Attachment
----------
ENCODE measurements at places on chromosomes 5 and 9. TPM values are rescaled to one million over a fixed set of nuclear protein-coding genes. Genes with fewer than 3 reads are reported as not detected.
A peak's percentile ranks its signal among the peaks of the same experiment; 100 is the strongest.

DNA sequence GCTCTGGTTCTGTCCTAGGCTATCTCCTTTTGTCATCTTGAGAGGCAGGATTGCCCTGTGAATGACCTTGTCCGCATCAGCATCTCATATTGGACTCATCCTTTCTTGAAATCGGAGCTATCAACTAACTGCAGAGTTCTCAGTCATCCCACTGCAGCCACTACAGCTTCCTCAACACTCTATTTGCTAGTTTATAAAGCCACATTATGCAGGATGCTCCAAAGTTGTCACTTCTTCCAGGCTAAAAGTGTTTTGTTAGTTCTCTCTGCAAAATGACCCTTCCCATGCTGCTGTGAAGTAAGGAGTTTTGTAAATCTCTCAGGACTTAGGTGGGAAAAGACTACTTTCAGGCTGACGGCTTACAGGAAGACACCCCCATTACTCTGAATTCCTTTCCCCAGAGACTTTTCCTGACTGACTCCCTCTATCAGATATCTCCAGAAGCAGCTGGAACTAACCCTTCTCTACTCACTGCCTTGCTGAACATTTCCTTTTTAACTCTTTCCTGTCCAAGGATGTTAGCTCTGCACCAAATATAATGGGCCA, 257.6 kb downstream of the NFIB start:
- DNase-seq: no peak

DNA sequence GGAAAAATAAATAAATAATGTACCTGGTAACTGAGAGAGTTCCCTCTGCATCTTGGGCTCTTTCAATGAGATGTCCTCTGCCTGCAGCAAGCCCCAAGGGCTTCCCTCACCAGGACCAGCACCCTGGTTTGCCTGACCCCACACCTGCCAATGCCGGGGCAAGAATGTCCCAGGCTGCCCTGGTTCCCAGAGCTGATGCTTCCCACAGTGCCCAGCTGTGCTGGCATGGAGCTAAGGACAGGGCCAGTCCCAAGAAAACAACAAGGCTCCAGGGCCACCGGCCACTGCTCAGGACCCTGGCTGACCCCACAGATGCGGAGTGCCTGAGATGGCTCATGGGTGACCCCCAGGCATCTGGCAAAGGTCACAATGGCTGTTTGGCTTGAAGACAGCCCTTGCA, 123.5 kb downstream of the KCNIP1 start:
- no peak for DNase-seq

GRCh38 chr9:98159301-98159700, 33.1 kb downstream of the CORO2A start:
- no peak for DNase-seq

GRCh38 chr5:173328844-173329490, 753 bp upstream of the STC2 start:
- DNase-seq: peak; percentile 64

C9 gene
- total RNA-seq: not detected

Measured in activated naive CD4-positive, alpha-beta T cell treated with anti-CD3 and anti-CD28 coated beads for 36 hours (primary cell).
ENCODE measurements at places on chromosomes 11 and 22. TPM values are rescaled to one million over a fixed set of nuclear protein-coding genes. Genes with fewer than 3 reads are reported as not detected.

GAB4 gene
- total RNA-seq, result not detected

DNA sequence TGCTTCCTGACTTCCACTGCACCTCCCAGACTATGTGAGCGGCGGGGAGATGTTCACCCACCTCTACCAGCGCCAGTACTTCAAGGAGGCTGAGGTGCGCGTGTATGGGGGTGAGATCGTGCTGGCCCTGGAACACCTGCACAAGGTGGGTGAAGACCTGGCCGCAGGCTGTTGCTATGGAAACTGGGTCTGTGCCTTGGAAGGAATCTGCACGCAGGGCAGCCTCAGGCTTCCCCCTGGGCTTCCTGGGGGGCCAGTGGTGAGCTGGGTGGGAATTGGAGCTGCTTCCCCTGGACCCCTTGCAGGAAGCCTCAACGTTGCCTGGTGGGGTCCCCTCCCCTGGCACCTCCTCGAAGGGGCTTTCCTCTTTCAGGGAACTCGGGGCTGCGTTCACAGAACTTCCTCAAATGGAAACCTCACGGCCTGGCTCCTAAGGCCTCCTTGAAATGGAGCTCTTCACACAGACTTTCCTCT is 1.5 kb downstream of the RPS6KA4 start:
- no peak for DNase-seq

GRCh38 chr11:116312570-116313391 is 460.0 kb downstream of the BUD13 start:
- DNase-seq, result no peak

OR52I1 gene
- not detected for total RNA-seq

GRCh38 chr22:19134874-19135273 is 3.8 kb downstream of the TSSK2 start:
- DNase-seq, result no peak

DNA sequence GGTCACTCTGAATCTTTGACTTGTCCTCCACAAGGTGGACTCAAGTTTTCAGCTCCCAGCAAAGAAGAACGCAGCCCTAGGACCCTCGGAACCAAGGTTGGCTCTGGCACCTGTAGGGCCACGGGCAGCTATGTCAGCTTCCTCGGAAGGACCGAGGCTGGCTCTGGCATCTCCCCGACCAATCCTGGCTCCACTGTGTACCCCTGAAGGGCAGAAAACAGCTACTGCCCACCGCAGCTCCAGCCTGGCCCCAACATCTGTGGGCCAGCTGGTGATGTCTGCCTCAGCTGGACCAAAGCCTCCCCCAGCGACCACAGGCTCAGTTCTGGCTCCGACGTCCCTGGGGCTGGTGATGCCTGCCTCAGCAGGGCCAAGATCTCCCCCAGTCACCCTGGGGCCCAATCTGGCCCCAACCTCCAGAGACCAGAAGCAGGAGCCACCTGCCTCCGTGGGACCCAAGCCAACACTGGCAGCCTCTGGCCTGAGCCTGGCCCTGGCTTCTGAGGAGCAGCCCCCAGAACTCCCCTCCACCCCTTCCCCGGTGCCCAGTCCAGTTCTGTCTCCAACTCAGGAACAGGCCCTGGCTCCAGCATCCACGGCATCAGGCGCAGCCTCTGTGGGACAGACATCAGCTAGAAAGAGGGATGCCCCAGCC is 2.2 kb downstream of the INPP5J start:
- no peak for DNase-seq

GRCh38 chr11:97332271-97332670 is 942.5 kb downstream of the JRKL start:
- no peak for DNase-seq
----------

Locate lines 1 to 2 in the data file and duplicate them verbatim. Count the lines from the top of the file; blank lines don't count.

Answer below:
ENCODE measurements at places on chromosomes 5 and 9. TPM values are rescaled to one million over a fixed set of nuclear protein-coding genes. Genes with fewer than 3 reads are reported as not detected.
A peak's percentile ranks its signal among the peaks of the same experiment; 100 is the strongest.